• Why do you think adding almost would be better? Since no one has upvoted for your answer, I'm not sure you have nailed it.
    – Kinzle B
    Jul 1, 2014 at 16:18
  • Honestly that's just what I'm more used to hearing. I expect it is probably a dialectical difference--you're citing a British source and I'm an American speaker. (My unscientific observation is that "might" is also more commonly used in Commonwealth English than in the US). But "almost" also distinguishes the two patterns, which have different meanings. In [i], the speaker is stating a future possibility which could become real; in [ii], both speaker and listener know it will never be true.
    – Tiercelet
    Jul 1, 2014 at 16:24

The use of modals is highly subject to contextual constraints. Inside a conversation (speaker to speaker or writer to reader) a lot of shared information comes to be held between both sides. For that reason, it is frequently exceedingly difficult if not impossible to look at a single sentence example and say which is "best." Both are grammatical in any context, but there are nuances of meaning.

"Might" is the past tense form of "may," just as "could" is the past tense form of "can." Because these are modals, this isn't exactly all that helpful, as meaning changes from past to present forms with modals are quite different than with non auxiliary verbs. Nevertheless, it does provide clues to the nuances. "May" has the basic meaning of "permissible," whereas "can" is more general, including "permissible," but also possibly meaning "having the ability, capacity, will, force, power, etc."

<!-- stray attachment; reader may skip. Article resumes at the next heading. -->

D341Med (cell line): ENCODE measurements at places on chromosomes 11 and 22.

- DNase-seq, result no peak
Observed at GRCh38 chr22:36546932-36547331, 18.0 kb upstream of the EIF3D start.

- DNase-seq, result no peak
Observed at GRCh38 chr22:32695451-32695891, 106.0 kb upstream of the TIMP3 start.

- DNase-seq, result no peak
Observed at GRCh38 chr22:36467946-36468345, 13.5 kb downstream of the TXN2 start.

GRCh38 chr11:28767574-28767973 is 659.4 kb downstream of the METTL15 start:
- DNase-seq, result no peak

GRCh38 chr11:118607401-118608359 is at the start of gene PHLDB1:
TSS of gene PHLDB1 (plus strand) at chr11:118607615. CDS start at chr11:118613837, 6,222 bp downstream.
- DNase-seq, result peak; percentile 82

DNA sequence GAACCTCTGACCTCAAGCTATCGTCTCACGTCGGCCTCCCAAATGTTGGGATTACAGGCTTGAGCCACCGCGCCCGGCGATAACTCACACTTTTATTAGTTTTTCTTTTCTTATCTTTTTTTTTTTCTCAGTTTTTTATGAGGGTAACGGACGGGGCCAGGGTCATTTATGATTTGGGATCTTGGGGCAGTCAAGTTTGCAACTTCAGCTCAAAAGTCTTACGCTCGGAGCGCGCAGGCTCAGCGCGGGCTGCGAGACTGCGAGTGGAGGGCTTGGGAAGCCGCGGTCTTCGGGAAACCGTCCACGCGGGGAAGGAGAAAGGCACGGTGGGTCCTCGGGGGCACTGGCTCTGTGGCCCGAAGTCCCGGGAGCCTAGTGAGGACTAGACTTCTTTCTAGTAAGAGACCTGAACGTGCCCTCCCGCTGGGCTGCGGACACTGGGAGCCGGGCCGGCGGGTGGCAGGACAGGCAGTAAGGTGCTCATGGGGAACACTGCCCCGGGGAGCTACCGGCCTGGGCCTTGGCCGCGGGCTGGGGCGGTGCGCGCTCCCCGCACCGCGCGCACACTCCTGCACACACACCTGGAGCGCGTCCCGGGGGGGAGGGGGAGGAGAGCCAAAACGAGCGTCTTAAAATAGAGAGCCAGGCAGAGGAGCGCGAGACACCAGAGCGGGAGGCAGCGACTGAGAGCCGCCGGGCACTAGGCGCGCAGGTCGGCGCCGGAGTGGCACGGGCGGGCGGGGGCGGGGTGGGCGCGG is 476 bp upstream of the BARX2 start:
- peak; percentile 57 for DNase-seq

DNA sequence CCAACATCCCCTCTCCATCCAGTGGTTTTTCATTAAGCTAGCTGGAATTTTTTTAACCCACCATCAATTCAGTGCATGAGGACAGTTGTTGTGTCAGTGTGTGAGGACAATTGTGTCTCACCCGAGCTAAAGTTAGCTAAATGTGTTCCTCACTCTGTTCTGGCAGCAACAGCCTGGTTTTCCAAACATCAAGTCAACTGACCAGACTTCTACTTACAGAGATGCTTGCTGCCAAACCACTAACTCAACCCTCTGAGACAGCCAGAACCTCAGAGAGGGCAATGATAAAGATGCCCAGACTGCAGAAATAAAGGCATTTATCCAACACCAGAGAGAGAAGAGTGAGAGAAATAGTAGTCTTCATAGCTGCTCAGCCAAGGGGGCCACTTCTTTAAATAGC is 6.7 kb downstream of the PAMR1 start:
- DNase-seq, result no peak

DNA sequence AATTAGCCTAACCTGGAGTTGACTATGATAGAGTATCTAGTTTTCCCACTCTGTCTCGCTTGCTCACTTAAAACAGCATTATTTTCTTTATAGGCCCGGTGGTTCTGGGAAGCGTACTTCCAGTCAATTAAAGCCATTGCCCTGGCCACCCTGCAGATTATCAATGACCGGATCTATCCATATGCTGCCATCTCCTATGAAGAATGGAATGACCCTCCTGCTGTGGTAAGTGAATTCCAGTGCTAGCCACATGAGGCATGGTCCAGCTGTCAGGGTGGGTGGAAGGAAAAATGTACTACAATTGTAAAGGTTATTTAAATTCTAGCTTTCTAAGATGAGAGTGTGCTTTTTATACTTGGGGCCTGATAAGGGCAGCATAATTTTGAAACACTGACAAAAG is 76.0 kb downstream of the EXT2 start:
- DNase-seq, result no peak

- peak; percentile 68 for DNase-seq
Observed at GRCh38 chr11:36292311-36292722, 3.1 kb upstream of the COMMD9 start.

In the example you give, "We could be in Africa," demonstrates where context is so important. If the speaker fell asleep on the train and woke up not knowing where he is, he would say "We might be in Africa. I don't know where the hell I am, but this might be Africa." If the person knows he's in France, but is struck by how similar the scene and setting is to some place in Africa that he has been, he is merely making the observation that it could be Africa in the sense that it is so very similar.


Might: One of the meanings of might is to be allowed to. e.g.The members of the organization agreed that I might join it. Might expresses the highest degree of politeness. e.g. Might I observe what you are doing?

Could: The most important meaning of could is to be able to. When she was young, she could swim across the lake. Like the auxiliary would, could can be used in polite requests and suggestions. e.g. Could you please tell me how to get to Almond Street?

  • Your provided definition of might does not match the usage in the question, which is about possibility, not permission. Are you suggesting that what you've stated is the only definition of might? Because that's not so. Jul 1, 2014 at 1:59
  • I flagged this one. It doesn't seem to be relevant here. @EsotericScreenName
    – Kinzle B
    Jul 1, 2014 at 2:28